Skip to content

NSW Strawberry Grower Makes 25,000 Jars Of Jam To Save Fruit From Waste

ABC Rural /  By Keely Johnson

No-one was around to pick the hundreds of thousands of strawberries on Anthony Sarks's pick-your-own farm, but instead of wasting the fruit he decided to make 25,000 jars of jam.

Peak Harvest Time Is In August And September

Normally, the operation at Blackmans Point on the Mid North Coast would be filled with tourists picking strawberries by the bucket, but the statewide lockdown meant not even locals could pay a visit.

"The Sydney lockdown started the eve of the school holidays in July, which knocked us," he said.

"Then the regional lockdown started on the eve of our big strawberry flush, which is in August/September.

"That's normally when we get a big bunch of tourists and visitors to pick the strawberries."

'Let's take a punt'

But this year that didn't happen and the 140,000 strawberry plants on Mr Sarks's farm were left bulging with fruit that could not be picked.

"If we didn't do something it'd be down in the back paddock," he said.

"As a farmer who puts a lot of time and effort into growing it, it'd break your heart to have to dump it.

"I know there are other strawberry growers that have had to do that because of lockdown."

Mr Sarks has always made use of his second-grade strawberries, giving them to a local artisan manufacturer to create, a now award-winning, strawberry jam.

"We normally make strawberry jam out of our seconds anyway and I just couldn't [throw the crop out]," he said.

"So I said, 'Let's take the punt, make all this jam and worry about selling it later.'"

Going HAM on jam

In 10 days, thousands of jars have been bottled, stickered and sealed.

"We've made about 25,000 jars of jam, which is a lot of strawberries," Mr Sarks said.

"There's going to be a lot of cheap strawberry jam around that's for sure."

While turning the strawberries into jam has saved the fruit, it has come at a cost.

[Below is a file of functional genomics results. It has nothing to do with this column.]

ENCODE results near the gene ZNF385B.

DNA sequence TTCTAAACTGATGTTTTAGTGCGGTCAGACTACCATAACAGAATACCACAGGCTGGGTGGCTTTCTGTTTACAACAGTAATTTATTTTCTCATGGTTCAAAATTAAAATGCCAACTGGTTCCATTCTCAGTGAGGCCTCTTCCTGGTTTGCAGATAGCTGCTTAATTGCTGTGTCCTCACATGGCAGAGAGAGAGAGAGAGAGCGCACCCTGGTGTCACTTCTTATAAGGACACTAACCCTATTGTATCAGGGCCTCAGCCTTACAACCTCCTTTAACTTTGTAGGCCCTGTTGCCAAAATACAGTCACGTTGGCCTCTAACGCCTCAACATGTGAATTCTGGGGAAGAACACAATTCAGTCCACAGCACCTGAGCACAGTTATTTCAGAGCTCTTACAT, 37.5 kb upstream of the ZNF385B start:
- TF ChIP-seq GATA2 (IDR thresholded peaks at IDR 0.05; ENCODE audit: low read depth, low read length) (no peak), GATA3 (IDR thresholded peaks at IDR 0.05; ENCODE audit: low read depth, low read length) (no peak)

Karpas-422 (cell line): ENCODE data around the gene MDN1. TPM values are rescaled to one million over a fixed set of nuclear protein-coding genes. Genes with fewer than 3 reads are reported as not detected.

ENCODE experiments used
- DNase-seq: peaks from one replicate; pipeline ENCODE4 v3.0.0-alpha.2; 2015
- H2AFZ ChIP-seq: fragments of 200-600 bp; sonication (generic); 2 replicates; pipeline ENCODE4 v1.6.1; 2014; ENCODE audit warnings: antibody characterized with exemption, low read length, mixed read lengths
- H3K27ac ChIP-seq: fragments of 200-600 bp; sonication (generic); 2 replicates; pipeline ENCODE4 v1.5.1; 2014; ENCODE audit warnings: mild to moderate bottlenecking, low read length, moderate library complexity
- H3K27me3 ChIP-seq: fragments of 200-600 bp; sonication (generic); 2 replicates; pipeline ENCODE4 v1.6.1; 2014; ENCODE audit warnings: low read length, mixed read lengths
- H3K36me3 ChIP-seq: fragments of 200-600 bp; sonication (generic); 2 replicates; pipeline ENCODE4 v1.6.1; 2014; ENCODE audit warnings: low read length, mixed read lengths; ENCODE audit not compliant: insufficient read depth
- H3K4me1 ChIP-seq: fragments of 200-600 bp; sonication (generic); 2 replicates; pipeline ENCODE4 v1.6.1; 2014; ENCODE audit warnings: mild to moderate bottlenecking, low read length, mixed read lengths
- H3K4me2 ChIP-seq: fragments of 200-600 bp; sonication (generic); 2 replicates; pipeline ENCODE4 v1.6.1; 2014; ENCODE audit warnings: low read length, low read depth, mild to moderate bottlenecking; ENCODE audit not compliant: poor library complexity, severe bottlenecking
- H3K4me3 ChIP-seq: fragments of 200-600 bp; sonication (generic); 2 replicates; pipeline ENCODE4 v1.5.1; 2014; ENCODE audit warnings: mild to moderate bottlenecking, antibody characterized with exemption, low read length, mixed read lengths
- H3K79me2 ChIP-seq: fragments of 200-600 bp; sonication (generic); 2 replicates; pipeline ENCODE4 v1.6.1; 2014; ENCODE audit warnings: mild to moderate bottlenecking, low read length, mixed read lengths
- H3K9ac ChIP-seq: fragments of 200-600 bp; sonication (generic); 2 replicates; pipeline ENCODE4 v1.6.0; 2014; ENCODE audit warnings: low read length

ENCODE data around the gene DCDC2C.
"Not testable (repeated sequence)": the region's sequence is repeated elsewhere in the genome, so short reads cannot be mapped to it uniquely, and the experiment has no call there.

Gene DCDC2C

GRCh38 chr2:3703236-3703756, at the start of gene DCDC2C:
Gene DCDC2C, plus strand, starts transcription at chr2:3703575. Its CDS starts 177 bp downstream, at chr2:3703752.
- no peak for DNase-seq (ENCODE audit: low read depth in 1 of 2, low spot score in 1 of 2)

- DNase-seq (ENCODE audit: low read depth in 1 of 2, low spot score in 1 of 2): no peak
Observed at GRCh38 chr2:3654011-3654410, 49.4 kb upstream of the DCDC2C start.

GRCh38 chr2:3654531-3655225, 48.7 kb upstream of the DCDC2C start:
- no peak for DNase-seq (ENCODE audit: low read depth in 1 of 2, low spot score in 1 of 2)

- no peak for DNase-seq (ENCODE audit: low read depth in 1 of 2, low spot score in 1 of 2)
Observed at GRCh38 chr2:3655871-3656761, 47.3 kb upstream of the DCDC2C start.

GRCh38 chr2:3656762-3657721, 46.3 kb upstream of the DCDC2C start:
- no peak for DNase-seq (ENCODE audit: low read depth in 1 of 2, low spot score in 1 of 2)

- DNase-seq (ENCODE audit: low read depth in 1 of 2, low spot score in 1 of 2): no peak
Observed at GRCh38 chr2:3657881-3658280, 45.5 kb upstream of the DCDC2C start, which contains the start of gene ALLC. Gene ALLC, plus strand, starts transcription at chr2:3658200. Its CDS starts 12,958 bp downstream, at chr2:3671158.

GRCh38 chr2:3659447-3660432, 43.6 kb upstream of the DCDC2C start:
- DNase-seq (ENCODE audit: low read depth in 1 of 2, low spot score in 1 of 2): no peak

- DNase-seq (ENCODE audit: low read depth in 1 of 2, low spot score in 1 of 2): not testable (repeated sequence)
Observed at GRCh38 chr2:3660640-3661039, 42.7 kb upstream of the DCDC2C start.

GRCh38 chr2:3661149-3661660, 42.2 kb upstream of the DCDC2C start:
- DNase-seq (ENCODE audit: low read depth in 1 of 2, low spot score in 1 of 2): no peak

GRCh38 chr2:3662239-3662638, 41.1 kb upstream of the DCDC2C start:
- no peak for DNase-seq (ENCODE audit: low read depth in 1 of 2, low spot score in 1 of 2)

"It's a double whammy for any businessman," Mr Sarks said. 

"We've missed out on income during the lockdown, but the double whammy is we now have to pay to have it made into jam."

From little things …

Eric Robinson owns The Other Chef in Port Macquarie and makes about 30 different products at his factory out of the second-grade strawberries and tomatoes supplied by Mr Sarks.

"I started in my granny flat … it was just a hobby, but I made a strawberry jam in my little 12-litre pot and my wife took it to the fine food show in Sydney," Mr Robinson said.

The product won an award at the show, which grabbed the attention of local media.

"Anthony saw it [in the media] he gave me a call and said, 'When are you going to make that for me?'" Mr Robinson said.

From there he started manufacturing jam regularly for Mr Sarks.

"We had to build another factory to just keep up with them," Mr Robinson said.

"As they grew, we grew."

For the good of all

Mr Robinson says he makes about 30,000 jars of different products for Mr Sarks per year.

Compare that to making 25,000 jars of jam in less than two weeks.

"We're only a small artisan manufacturer," he said.

"It's a lot of hard work, but I just love making strawberry jam."

Mr Robinson said having a food manufacturing hub in an area surrounded by producers was beneficial for everyone.

"Using local produce, whether it's second-grade fruit or not, and then that being supported and purchased by the local community, is better for the planet, better for the local economy and local employment," he said.

"And it's not being thrown away, because there is absolutely nothing wrong with this fruit."

Photo Credit: Ricardoes Tomatoes and Strawberries

The person who sent me the link to the article said to me “This is alternative thinking at it’s best”